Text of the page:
Going back to 2014 a different sort of "Palans" variant showed with a "viride" specimen showing almost green everywhere with the exception of the epichile and bosses which were creamy colour. But if you looked ever so close you could actually see a few "minute purple specks" on the bosses and epichile which took away the "pure viride" and brought everything back the atrorubens.  Just check the photo below:

Atrorubens Variant (varide) - Hutton Roof 2014 - Click over to enlarge

Sadly this particular plant has not developed this year, although growth did appear and we put a cage over it for its protection, only the basal leaves came through. No stem or flower. As far as I am aware this variant has never been recorded before.

Another variant which seems to be causing a lot of excitement this year is the "light buff coloured specimens" which are coming through.  I have had lots of light phase specimens throughout the pavements but these two seem to be a little more special than the rest. Below is a photo of Specimen No.50, it grows at about 10" in height:

A mega rare variety now and causing much interest is the  "Buff coloured Variant"
(Click over to enlarge)

So after all these variant examples above I would now like to finish of with a great Schmalhauseneii I found this morning and which is now referenced to Specimen 54 (Schmal):

Schmal Spec No.54 - Hutton Roof - July 2015

Sunday, 26 July 2015

More Atroruben specials today on Hutton Roof.

Specimen 46 is a new found (today) - Epipactis Schmalhauseneii
Just look at this beauty I found, just as I was about to call it a day. I love the boldness of it all, especially with the very large Basal and Secondary.  In fact there that big they more or less outdo the late Schmalhauseneii No.1. You can see so much Helliborine within this Atrorubens! A typical Schmalhauseneii and to be numbered Specimen 46 (confirmed Schmal).  Here below is another closer picture which highlights the size of the basal leaf and secondary leaf.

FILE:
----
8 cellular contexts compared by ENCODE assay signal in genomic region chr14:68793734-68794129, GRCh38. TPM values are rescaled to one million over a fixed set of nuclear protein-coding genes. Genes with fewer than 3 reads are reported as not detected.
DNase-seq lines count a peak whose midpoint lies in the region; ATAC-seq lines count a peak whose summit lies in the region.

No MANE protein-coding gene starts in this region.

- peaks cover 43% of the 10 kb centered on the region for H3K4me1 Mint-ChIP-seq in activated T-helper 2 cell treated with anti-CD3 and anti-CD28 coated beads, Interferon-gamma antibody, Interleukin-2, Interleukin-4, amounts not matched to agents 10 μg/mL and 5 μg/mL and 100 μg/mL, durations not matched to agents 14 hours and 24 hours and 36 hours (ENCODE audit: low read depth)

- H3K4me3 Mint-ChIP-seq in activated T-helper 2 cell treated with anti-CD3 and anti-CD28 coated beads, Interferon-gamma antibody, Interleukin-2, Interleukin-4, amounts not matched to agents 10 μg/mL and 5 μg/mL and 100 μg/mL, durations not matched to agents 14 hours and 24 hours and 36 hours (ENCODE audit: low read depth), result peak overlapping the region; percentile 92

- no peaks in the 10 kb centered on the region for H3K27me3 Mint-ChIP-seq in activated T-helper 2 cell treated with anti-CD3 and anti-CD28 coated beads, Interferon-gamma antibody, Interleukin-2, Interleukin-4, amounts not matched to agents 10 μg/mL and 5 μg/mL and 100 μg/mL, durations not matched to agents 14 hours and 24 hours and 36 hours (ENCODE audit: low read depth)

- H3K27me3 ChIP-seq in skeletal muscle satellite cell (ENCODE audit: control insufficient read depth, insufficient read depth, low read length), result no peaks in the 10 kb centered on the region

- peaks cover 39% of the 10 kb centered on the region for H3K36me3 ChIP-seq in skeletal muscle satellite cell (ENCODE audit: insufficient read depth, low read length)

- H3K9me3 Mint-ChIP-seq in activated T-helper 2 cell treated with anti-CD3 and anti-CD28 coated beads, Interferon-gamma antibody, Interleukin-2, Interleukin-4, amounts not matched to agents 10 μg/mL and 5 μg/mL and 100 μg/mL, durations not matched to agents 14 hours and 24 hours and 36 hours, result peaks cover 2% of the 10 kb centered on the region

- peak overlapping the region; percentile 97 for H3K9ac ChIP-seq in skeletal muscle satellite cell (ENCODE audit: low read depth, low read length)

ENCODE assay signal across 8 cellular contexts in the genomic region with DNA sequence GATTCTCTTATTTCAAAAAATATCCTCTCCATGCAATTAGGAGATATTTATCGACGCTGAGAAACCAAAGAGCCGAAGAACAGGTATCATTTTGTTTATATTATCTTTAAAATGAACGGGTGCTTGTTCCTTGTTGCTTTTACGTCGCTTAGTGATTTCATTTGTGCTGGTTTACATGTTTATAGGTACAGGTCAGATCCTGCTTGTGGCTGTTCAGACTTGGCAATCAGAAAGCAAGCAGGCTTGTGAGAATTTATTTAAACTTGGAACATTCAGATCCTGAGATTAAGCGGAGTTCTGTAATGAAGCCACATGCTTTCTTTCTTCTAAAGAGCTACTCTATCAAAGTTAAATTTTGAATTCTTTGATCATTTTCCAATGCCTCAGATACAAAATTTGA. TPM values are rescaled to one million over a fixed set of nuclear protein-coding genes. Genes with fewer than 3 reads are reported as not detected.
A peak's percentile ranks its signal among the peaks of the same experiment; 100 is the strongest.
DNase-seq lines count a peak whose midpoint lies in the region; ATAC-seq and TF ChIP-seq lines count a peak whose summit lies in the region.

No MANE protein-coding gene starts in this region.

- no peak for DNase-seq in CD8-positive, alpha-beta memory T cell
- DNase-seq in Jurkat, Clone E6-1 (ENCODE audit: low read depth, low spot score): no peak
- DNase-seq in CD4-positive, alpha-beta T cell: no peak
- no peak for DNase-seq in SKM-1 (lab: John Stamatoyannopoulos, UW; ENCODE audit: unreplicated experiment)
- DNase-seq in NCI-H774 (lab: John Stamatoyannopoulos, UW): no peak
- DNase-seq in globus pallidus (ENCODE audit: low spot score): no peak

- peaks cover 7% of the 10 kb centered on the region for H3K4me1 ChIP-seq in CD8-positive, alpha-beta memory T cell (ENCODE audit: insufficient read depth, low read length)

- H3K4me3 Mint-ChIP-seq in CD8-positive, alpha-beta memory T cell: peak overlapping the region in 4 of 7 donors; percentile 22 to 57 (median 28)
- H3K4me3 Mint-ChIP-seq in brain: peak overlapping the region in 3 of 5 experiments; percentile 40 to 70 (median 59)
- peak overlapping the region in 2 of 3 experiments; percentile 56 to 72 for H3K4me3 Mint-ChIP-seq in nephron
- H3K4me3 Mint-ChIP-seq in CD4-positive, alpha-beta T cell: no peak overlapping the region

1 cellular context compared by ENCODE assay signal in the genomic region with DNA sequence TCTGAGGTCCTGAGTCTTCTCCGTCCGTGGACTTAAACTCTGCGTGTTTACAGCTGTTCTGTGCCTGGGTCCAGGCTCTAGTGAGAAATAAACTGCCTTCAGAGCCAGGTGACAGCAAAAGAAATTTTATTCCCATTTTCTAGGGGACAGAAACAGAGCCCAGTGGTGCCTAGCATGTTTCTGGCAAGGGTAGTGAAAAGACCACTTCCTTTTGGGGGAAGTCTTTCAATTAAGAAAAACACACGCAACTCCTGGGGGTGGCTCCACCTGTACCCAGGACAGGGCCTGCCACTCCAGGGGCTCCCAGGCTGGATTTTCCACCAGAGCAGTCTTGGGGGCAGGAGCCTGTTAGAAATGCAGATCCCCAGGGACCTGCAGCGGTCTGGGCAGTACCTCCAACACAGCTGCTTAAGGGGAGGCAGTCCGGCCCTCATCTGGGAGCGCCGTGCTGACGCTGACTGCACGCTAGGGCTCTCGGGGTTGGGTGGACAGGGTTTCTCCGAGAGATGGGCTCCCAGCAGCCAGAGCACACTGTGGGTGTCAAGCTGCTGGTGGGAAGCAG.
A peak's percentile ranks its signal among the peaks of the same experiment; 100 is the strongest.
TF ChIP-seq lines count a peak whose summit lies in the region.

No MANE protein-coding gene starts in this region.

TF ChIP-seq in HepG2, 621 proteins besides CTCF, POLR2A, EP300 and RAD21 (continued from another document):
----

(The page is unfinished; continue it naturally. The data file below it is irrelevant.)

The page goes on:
More closer to show the colossal size of the basal and secondary leaves

This specimen above No.46 shows lots of helliborine mix with the thick green stem and large overpowering leaf structure. Also note the deep grooved leaves which are far more prominent grooving than usual (resulting from being on the very edge of shadowing canopy plus more often than not there can be a deeper green colouring as well, I believe it has something to do with photosynthesis). After saying all that there is still lots of atroruben's if you look at the small "tucked" basal showing plenty of purple veined and edging, and even more with the bottom 4" of the stem being purple, and in the flower itself.  So I would reckon we have a near enough 50/50 one here. Big, Bold, Brash and Beautiful! = Schmal. This is from a area were we got some stunning "purpurea" helliborine variants from last year.

Light green fragile specimen No. 37 - Click over to enlarge

I found this on Friday specimen No. 37 which is a very small slim fragile plant with lots of green especially in the stem and the ovary. Its height is 10" which is very typical of the majority of these fragile small light green specimens which are turning up.  It has been considered that these could even be "Schmals", but if that be the case which I would not argue against, but I have got to say that for me these types of plants which are springing up all over the place, wherever there are established "bold" Schmals closeby.  I would have to say that they could not be more leaning to the opposite side of the spectrum, like what may be said in the term "as different as chalk and cheese" in any familiar comparisons to the already well established bold specimens of what I consider to be the true schmalhauseneii.  I personally don't think at this stage these light green weaker/fragile specimens are just straight forward Schmals, thats if they could even be straight forward.  I need to keep a "open mind"on this at present.  They are definitely far different to any standard or regular atrorubens and in my eye are very weak, flimsy and sometimes from experiences last year showed that if you just touched them ever so slightly to try and measure them they just fell dead within hours of your visit and this is why I think it possible we may have a hybrid cross back situation (F1), going on.  Granted this year they do seem to be slightly stronger and accepting more handling or inspection.